“Here are the same pins and hammer we used to put it up in ’96,” Norm Larson said, handing over four pitons and a bright-red, lightweight wall hammer. “You should place a pin or bolt at the A2 crux on pitch five, and then I remember a knifeblade was particularly comforting on the last 10c pitch.”
Armed with this trusty iron and a hand-drawn topo from Norm and partner Lorna Corson, first ascensionists of the Far Side (IV 5.10 A2), Madaleine Sorkin and I, along with photographer Henna Taylor, headed to Haystack Mountain in the Deep Lake area of the Winds.
On August 27, we racked up at the lowest point of the slabs on the southwest face of Haystack. [The Far Side is the farthest route to the right on the peak’s western exposure, to the right of the Jim Beyer route Southern Wall Right (IV 5.10 A1).] We simul-climbed as a three-pack up the first three low-angle pitches, and then a pitch of 5.9 brought us to a belay at an umbrella-shaped roof. From there we could see the angling finger crack that would take us all the way to the top. Madaleine deployed our borrowed hammer and placed one of Norm’s pitons (which we left for future free climbing parties) and then free climbed the tricky A2 crux with powerful moves and technical footwork. Beautiful, thought-provoking cracks continued past mostly good rock (we trundled the really loose ones) to a stance below the second-to-last pitch.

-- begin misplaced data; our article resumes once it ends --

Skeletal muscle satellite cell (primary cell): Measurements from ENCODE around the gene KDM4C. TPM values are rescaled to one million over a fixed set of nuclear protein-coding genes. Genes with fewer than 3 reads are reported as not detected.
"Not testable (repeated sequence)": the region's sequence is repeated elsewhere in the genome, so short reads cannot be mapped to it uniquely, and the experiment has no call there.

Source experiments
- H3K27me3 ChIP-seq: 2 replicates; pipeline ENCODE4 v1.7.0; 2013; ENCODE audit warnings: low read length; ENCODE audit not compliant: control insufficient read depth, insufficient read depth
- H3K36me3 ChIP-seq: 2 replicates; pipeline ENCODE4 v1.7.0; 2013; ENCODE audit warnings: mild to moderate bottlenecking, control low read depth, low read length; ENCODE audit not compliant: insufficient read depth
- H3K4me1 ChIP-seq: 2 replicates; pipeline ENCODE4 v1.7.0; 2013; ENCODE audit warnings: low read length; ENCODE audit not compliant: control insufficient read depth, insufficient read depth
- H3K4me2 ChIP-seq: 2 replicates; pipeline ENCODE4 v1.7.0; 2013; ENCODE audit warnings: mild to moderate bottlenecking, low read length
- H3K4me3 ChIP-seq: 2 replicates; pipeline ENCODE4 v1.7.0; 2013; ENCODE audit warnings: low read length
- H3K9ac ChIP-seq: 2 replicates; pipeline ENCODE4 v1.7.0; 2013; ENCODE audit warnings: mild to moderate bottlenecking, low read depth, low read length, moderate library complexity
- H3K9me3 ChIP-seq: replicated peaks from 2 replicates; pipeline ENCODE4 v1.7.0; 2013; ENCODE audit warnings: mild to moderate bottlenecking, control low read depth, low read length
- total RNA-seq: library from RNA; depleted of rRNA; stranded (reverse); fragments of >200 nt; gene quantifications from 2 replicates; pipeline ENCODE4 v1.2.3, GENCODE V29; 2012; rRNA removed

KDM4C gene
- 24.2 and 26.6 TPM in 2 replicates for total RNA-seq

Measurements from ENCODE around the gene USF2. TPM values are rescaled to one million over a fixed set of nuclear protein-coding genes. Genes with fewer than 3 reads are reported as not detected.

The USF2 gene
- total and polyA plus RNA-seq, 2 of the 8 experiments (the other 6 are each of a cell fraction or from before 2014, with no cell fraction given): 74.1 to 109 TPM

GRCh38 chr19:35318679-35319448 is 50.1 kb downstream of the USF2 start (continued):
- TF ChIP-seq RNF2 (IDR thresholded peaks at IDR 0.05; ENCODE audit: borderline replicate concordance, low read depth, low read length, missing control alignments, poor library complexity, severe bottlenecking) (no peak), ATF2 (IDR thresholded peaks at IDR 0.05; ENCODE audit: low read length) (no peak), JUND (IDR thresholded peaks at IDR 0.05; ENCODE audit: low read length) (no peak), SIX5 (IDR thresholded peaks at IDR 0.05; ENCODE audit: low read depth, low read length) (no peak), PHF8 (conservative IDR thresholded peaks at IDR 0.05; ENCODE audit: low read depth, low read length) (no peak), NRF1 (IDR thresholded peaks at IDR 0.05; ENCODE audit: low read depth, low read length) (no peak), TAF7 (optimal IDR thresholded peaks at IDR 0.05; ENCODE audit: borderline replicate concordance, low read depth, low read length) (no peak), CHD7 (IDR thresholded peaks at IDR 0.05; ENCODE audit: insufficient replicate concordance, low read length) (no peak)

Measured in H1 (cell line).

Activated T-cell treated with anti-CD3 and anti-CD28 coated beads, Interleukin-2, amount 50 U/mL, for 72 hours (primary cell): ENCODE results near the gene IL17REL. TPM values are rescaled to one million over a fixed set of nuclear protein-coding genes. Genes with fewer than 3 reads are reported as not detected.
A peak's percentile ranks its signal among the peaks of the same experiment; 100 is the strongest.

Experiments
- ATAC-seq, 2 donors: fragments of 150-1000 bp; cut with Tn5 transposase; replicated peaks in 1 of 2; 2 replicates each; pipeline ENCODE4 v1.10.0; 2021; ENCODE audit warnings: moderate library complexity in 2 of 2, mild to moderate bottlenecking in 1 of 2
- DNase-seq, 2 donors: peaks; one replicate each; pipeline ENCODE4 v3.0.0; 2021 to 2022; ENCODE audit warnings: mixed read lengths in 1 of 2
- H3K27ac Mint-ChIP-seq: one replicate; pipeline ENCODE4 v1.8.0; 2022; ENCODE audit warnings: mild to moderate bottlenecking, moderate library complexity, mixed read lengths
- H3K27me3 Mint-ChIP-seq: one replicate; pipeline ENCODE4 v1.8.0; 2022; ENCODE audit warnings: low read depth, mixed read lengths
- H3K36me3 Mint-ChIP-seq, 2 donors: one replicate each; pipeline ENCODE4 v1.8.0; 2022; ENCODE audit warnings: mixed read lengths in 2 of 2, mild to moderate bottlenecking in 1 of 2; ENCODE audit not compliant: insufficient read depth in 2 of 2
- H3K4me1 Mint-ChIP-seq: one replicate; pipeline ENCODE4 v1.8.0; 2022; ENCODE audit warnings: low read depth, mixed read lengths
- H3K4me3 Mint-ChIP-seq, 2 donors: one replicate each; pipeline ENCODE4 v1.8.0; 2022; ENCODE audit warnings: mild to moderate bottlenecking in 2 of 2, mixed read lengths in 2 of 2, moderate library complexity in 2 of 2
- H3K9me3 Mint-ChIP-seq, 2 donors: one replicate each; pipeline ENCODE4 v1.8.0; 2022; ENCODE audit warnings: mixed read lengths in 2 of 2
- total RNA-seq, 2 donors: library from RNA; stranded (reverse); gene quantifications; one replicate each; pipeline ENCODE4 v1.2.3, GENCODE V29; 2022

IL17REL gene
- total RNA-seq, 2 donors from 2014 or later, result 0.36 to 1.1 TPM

The 10c pitch still hosts a garden of lichen between finger locks and crimps. It angles up to the summit ridge with a striking V-notch to finish. We may or may not have shed a tear after forgetting the recommended knifeblade, but ultimately we hammered in a final pin, tiptoed past multiple #000 C3 placements on thin edges, and then threw one last hand jam in the V-slot to gain the summit ridge. After a short, slippery 5.8 step, we were scrambling to the summit.
The Far Side, which Norm and Lorna named after those kooky cartoons, is a beautiful route, not for the faint of heart. The nine-pitch line now goes free at IV 5.11+ (if you’re a 5.13 climber like Madaleine) or something more like 5.12a for mere mortals.
– Kate Rutherford